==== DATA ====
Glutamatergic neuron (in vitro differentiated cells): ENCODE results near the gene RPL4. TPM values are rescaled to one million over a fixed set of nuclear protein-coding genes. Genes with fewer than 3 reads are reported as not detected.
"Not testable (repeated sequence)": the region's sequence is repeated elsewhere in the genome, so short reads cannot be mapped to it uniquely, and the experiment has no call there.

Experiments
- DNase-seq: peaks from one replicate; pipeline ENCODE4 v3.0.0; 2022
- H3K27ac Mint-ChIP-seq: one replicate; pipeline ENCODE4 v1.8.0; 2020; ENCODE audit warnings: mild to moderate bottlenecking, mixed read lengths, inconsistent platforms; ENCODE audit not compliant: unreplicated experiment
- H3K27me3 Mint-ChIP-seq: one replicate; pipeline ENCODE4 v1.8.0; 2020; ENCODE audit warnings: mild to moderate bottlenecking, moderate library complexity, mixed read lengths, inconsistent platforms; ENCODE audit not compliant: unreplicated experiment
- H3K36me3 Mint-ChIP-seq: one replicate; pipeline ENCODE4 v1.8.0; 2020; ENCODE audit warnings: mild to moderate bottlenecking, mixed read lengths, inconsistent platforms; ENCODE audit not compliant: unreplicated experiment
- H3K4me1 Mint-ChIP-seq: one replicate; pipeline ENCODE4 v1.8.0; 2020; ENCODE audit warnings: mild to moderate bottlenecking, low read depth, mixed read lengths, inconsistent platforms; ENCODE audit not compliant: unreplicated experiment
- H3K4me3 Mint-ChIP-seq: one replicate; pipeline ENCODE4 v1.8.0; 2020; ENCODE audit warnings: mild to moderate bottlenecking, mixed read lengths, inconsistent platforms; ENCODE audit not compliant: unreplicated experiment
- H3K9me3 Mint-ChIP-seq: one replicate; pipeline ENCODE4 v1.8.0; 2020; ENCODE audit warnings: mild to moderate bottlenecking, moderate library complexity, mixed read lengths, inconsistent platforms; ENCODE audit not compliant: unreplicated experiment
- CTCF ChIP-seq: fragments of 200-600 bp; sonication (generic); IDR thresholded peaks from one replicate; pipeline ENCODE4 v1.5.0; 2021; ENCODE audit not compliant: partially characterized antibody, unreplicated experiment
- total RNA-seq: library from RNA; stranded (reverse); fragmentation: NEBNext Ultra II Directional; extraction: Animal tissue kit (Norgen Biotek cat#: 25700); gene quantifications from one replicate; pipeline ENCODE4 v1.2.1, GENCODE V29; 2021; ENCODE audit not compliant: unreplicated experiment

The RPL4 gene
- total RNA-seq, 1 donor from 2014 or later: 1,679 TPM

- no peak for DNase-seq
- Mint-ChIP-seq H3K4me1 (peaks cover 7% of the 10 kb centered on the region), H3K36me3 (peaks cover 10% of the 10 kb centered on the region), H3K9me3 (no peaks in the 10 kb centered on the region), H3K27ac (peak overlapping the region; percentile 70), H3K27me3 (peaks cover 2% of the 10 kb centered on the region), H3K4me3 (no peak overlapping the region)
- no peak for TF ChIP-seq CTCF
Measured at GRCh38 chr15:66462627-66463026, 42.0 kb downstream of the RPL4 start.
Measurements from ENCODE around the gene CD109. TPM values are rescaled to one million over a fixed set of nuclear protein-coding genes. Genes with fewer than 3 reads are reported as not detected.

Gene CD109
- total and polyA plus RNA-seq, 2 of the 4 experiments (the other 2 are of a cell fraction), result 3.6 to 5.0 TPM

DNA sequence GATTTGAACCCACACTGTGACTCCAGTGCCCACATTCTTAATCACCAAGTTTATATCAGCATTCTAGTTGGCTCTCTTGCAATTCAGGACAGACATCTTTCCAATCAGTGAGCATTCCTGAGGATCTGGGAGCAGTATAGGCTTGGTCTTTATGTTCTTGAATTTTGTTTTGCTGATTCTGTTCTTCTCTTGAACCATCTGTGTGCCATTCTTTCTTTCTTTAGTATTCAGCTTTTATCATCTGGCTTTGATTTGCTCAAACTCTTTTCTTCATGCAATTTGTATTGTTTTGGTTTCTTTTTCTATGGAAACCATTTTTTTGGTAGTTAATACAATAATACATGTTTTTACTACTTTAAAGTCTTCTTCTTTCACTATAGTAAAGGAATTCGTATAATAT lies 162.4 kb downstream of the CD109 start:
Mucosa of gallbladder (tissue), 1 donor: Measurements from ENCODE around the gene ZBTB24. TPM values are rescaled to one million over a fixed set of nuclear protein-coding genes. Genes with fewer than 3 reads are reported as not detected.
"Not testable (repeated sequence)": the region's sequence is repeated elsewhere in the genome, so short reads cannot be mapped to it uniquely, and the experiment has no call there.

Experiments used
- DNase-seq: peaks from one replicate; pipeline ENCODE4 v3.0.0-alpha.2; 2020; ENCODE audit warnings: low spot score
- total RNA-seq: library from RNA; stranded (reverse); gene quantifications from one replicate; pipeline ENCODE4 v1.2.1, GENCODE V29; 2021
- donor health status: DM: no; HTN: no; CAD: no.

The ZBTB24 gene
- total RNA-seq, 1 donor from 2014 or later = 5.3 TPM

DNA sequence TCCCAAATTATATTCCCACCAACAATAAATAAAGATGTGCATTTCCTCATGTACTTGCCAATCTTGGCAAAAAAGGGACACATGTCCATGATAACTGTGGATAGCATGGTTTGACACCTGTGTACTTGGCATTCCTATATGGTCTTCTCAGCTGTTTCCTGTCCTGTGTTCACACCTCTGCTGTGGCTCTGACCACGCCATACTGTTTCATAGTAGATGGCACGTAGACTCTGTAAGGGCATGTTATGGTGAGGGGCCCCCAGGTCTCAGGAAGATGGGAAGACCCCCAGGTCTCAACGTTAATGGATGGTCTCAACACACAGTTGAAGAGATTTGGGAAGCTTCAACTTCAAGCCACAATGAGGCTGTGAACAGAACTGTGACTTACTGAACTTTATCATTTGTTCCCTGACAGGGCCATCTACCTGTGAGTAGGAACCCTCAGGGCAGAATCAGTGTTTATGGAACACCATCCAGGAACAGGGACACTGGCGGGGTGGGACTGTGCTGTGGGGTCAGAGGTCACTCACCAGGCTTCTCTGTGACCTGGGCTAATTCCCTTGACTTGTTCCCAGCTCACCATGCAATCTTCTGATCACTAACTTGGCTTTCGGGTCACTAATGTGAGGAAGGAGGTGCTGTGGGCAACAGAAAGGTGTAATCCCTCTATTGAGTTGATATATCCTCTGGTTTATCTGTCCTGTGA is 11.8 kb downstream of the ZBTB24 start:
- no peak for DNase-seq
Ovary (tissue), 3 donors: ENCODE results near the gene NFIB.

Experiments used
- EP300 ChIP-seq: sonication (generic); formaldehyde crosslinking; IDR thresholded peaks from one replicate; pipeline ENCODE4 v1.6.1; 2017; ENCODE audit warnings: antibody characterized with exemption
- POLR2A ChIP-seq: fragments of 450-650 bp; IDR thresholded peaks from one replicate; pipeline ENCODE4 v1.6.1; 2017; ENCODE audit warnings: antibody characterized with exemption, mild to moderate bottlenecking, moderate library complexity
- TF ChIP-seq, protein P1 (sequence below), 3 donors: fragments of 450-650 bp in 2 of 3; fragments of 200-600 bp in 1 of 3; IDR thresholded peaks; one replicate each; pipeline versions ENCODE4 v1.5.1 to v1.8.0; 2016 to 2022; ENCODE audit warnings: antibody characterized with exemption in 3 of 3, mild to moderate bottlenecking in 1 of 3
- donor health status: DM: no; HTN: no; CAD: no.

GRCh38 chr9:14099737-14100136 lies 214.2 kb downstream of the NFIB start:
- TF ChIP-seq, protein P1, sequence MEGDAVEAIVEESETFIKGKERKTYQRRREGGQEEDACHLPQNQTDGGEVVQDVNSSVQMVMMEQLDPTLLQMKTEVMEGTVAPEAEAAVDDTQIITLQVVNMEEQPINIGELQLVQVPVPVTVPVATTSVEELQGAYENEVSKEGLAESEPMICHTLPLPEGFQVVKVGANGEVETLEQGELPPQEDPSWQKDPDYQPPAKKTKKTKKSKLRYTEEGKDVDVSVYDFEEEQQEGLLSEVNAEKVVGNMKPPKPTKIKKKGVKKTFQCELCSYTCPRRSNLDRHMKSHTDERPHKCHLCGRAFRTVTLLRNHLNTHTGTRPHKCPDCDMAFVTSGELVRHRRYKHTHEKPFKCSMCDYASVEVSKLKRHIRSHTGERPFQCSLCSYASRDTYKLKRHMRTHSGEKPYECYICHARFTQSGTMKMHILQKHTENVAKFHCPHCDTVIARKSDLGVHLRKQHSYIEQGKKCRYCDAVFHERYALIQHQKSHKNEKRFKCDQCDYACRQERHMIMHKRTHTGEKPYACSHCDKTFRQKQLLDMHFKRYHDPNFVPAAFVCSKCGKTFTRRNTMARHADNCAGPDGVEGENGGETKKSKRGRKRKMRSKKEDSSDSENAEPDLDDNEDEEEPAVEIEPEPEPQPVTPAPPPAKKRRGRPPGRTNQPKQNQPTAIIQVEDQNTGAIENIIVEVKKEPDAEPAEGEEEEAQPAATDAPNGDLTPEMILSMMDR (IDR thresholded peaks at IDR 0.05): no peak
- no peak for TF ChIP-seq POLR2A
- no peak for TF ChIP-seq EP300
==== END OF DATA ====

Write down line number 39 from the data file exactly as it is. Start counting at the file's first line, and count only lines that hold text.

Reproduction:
GRCh38 chr9:14099737-14100136 lies 214.2 kb downstream of the NFIB start: